[show abstract][hide abstract] ABSTRACT: Filamin plays an important role in actin cytoskeleton organization, membrane stabilization, and anchoring of transmembrane proteins. Using short interfering RNA (siRNA) to selectively target the filamin A gene and silence its expression, we studied the role of filamin A in G protein coupled receptor (GPCR) signaling. Silencing of filamin A protein expression was determined by immunoblotting and immunofluorescence. Functional consequences of filamin A gene silencing were measured by studying its role in MAPK signaling pathways activated by the Ca2+ -sensing receptor. This work defines filamin A involvement in GPCR signaling pathways and describes an additional method for studying its function.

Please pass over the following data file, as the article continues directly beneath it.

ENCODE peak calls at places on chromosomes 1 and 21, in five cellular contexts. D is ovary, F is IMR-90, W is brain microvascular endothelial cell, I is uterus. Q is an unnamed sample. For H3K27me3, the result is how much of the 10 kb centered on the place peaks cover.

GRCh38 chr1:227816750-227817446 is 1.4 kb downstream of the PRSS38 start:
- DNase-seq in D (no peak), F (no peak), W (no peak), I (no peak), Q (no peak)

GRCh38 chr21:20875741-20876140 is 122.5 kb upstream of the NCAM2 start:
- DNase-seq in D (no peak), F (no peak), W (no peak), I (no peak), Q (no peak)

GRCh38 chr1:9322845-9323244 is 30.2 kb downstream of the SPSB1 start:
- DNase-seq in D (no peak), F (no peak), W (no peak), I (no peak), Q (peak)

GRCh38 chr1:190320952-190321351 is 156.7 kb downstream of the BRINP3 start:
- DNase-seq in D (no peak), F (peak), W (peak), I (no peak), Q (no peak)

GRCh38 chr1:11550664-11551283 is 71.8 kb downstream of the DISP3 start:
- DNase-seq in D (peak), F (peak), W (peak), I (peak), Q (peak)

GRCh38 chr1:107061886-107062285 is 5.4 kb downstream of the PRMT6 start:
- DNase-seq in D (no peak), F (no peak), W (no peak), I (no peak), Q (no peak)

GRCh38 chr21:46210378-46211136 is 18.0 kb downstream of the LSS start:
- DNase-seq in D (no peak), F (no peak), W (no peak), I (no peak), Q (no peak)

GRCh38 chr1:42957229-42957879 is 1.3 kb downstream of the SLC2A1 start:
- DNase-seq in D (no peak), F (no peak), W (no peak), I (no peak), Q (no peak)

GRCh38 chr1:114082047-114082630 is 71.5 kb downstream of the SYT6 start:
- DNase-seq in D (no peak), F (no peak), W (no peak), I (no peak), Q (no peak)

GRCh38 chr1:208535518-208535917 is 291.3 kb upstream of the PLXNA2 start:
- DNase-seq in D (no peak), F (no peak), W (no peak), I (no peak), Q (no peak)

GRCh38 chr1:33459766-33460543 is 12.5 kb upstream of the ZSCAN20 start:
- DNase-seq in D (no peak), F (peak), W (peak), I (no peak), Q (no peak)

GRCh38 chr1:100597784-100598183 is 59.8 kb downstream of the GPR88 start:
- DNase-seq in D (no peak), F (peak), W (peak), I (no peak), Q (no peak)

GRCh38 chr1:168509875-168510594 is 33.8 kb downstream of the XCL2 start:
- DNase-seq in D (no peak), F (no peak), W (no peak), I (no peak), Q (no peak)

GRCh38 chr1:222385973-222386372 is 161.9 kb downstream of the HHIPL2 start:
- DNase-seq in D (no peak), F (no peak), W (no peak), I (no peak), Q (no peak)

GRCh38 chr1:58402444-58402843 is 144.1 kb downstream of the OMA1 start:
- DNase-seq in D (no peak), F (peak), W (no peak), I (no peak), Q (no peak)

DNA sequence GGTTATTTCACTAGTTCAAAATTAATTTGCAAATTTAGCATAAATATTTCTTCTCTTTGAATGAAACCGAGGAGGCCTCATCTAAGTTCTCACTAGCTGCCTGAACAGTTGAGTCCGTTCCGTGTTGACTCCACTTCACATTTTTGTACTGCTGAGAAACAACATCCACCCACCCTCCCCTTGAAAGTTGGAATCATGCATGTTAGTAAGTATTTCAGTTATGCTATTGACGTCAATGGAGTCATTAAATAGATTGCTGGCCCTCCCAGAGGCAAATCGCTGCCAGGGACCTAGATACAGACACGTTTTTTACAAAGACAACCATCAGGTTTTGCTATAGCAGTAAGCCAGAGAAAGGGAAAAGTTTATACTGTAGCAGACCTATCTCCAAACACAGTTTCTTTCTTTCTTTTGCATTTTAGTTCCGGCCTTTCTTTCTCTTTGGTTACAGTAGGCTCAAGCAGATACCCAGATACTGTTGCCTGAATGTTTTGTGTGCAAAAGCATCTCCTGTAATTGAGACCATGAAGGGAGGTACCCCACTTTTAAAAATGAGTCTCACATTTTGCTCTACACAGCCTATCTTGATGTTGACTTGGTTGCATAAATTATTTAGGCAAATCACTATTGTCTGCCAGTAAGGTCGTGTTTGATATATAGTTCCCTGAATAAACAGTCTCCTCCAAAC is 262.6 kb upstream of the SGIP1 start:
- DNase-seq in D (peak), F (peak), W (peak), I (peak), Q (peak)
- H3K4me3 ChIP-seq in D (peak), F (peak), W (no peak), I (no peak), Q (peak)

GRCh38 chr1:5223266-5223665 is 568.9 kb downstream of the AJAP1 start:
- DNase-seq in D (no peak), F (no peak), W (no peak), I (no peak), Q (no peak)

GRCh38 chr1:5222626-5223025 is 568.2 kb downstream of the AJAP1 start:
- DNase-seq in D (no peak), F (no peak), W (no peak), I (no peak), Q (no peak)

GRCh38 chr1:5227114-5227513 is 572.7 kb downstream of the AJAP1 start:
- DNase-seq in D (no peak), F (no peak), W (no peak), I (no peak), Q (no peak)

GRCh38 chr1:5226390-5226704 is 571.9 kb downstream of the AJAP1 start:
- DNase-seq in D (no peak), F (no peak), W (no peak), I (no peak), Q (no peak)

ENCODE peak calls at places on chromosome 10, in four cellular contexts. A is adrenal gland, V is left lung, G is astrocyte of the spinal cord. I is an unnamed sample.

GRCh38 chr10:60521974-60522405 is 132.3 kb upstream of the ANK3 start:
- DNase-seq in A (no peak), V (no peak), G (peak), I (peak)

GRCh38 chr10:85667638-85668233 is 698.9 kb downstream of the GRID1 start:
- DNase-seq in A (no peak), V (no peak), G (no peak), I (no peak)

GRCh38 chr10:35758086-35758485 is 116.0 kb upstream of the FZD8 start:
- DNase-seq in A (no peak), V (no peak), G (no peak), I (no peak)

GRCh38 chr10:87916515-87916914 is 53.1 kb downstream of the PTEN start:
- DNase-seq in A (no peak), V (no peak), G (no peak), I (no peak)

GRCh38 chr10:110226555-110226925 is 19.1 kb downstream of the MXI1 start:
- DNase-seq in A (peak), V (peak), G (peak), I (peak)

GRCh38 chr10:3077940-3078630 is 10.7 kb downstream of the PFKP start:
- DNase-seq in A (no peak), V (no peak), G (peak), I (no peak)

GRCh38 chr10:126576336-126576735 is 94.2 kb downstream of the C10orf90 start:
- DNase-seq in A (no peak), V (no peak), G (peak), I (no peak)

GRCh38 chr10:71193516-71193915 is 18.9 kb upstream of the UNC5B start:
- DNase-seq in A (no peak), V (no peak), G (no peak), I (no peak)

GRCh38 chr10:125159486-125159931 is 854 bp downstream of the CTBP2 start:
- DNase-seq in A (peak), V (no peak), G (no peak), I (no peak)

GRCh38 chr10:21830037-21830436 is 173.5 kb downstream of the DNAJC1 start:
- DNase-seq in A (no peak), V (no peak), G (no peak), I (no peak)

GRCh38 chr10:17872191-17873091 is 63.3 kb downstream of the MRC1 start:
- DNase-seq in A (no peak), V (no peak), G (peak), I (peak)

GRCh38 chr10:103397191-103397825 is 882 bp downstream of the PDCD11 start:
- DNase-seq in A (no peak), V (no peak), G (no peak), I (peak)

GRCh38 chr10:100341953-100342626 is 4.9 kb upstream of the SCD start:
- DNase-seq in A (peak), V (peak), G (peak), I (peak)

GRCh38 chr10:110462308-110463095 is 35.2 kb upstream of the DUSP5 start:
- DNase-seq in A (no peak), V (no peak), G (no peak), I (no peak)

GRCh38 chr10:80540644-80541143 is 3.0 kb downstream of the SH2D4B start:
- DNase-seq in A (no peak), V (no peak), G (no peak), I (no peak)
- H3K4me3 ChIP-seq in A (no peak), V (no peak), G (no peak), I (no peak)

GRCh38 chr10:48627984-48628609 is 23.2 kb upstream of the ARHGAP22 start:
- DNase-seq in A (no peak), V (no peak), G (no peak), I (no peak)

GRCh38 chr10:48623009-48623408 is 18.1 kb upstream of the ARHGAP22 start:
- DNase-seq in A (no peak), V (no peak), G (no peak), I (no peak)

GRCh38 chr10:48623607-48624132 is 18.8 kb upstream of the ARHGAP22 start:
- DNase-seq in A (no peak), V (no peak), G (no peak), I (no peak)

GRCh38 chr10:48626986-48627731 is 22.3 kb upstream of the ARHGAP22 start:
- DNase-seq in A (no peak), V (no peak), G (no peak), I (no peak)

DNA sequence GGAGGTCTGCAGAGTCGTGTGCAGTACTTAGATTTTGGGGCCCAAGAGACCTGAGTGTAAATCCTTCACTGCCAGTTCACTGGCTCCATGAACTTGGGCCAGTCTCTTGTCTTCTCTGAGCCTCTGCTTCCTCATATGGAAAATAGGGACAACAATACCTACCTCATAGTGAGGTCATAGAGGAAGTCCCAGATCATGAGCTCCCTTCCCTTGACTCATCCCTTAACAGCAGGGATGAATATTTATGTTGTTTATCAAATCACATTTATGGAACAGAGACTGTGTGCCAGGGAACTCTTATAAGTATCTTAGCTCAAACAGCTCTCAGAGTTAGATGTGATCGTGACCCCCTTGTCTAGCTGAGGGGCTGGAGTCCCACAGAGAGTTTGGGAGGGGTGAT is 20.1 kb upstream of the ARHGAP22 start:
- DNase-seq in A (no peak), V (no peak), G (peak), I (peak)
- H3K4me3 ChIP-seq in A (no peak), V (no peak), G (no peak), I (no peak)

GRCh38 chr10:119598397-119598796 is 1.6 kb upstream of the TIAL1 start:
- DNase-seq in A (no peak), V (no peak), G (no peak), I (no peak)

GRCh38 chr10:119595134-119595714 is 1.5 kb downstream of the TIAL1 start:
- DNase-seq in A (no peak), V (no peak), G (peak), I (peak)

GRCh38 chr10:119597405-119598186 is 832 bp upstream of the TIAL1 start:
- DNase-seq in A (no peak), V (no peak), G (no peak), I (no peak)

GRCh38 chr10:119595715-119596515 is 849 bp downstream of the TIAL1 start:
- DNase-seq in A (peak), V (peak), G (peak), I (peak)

[show abstract][hide abstract] ABSTRACT: Increased extracellular Ca(2+) ([Ca(2+)](o)) can damage tissues, but the molecular mechanisms by which this occurs are poorly defined. Using HEK 293 cell lines that stably overexpress the Ca(2+)-sensing receptor (CaR), a G protein-coupled receptor, we demonstrate that activation of the CaR leads to apoptosis, which was determined by nuclear condensation, DNA fragmentation, caspase-3 activation, and increased cytosolic cytochrome c. This CaR-induced apoptotic pathway is initiated by CaR-induced accumulation of ceramide which plays an important role in inducing cell death signals by distinct G protein-independent signaling pathways. Pretreatment of wild-type CaR-expressing cells with pertussis toxin inhibited CaR-induced [(3)H]ceramide formation, c-Jun phosphorylation, and caspase-3 activation. The ceramide accumulation, c-Jun phosphorylation, and caspase-3 activation by the CaR can be abolished by sphingomyelinase and ceramide synthase inhibitors in different time frames. Cells that express a nonfunctional mutant CaR that were exposed to the same levels of [Ca(2+)](o) showed no evidence of activation of the apoptotic pathway. In conclusion, we report the involvement of the CaR in stimulating programmed cell death via a pathway involving GTP binding protein alpha subunit (Galpha(i))-dependent ceramide accumulation, activation of stress-activated protein kinase/c-Jun N-terminal kinase, c-Jun phosphorylation, caspase-3 activation, and DNA cleavage.